Meeting emotional needs while combating Covid-19

Our mental – and physical – health depends upon meeting our emotional needs in healthy ways. This keeps stress levels low and allows our immune system to fight back and work to promote recovery from illness. 

Meeting our emotional needs if we are socially isolated is challenging, and even more so if we are concerned about virus infection. What can we do to give ourselves the best chance of meeting needs to stay well? 

Let’s think through the emotional needs we are all familiar with.


Security and Control

Taking active steps to control risk of infection clearly supports us in meeting our emotional needs for security and control.  However, given that the future is unpredictable – and even experts have limited information about the virus – we also need to take steps to keep ourselves calm in uncertain circumstances.  It is natural for our imaginations to seek to solve problems, but with limited information, this can lead to trying to fill in the gaps with unhelpful worrying.

Remind yourself of the steps you are taking, keeping a list if it’s helpful. For example, washing your hands before and after eating; cleaning your door handles regularly; and keeping surfaces clean.

  • Remind yourself as often as you need to that you have done all that you can with the information that you have.
  • If you are spending more time at home, create routines to give yourself structure.  Whether you are working from home or not, build in activities you enjoy.
  • Spend some time remembering times when you have had to be cheerful and optimistic in the face of adversity.
  • When it comes to news and information, only visit websites which offer reliable sources of information.  Avoid media outlets and second-hand sources of information which sensationalise. Anything which drives up worry compromises the immune system.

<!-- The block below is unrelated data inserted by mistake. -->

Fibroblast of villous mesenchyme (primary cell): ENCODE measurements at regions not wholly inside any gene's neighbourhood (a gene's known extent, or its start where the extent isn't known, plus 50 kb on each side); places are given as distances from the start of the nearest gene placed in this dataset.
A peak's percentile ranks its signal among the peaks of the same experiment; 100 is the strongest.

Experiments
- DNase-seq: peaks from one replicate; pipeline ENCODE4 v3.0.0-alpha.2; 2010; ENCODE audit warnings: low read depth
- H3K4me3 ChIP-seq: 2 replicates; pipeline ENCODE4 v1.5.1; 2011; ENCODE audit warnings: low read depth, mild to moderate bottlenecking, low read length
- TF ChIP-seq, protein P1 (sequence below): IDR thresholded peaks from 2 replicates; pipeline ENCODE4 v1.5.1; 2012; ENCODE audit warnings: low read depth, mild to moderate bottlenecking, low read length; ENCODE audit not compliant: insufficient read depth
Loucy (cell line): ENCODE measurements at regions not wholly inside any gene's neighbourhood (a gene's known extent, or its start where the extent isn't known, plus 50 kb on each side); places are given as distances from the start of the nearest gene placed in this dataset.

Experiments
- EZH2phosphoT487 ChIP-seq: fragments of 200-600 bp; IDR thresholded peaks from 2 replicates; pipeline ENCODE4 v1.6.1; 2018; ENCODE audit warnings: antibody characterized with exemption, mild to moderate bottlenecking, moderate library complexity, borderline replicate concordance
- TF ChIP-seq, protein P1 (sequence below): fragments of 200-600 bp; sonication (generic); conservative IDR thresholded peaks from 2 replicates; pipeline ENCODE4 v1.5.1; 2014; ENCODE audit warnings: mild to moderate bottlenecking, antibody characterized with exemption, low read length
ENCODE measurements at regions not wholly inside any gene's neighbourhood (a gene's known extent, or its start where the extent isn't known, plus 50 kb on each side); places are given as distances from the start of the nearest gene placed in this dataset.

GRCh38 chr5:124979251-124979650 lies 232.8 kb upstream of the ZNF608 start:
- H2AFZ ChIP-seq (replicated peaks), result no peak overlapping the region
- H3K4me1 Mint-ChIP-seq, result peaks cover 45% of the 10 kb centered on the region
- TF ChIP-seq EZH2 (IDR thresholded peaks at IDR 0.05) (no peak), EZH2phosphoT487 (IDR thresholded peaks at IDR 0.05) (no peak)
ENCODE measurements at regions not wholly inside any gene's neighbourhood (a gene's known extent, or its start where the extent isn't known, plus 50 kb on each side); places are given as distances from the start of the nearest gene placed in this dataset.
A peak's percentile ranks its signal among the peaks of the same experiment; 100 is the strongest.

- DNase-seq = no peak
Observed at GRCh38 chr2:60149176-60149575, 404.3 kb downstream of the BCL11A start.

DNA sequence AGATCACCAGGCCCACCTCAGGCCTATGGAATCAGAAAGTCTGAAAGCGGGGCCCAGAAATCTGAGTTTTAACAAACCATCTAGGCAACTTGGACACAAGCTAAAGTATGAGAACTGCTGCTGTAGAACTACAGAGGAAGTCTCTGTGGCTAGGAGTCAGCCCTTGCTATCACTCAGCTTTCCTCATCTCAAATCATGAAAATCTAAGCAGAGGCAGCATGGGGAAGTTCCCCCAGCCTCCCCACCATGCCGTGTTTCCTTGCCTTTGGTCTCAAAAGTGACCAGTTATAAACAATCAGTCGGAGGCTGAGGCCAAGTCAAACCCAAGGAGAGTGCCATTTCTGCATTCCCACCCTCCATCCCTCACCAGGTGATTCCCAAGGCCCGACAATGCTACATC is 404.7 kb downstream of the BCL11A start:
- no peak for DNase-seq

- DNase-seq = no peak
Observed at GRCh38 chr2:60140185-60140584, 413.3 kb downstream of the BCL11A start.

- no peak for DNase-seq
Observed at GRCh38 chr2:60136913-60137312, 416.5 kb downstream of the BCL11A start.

• Spend some time thinking about alternative activities which can keep you occupied – especially activities you feel confident doing which give you a sense of being in control.

Intimacy and Attention

There are ways we can continue to meet our need to give and receive attention.

  • Contact people you know, who may also be self-isolating, by phone, messaging apps or email.  Ask them how they are and if they would like to talk either over the phone or with video calling.
  • Seek to set up groups with your friends so you can share conversations and positive support.  If there are activities you can be doing together, perhaps share them over video calls.

Privacy – time alone to calm down and reflect

It may seem that the need for privacy would be easy to meet while staying at home. However, if you live in a busy household with children and other relatives this could be difficult.  An even bigger challenge to the need for privacy is the risk of spending too much time reading or watching coronavirus articles and videos online or on screens. What can you do to meet the need for privacy at home?

  • Agree a space with your family, which people can use to spend time alone in, free from distractions.
  • Limit online and screen time to specific times of the day.
Meaning and Purpose - one of our emotional needs

Achievement, Status, Meaning and Purpose

We meet our need for achievement through being stretched to learn and overcome challenges. Learning also contributes to meeting the need for meaning and purpose, along with the sense that we are needed by others and that we are contributing to a larger cause.  Meaning and purpose significantly contribute to our resilience when we are faced with difficult situations. What steps can we take to meet these needs when we are self-isolating?

  • If you are working from home, break the day up with rewarding goals which can be achieved in short spaces of time.
  • Time alone might provide you with opportunities to learn which have otherwise been hard to find. Are there activities, hobbies and interests you can spend time doing?  Are there books you haven’t had a chance to read? Are there online courses you can take?
  • Are there people you can support over the phone or on video call to help reduce the effects isolation is having on them?


How do we stay connected to the wider community?

Challenges which we share with others can give us a sense of being connected to a bigger cause than ourselves alone.  

By following agreed expert guidance and supporting each other through a difficult time, we can find a huge sense of shared meaning and purpose which supports our immune system and our mental health and wellbeing.

A big thank you to Suffolk Mind – who use the HG approach in everything they do – for letting us reproduce this edited version of their original blog piece.

Helpful resources - please share

You may also like

Back to top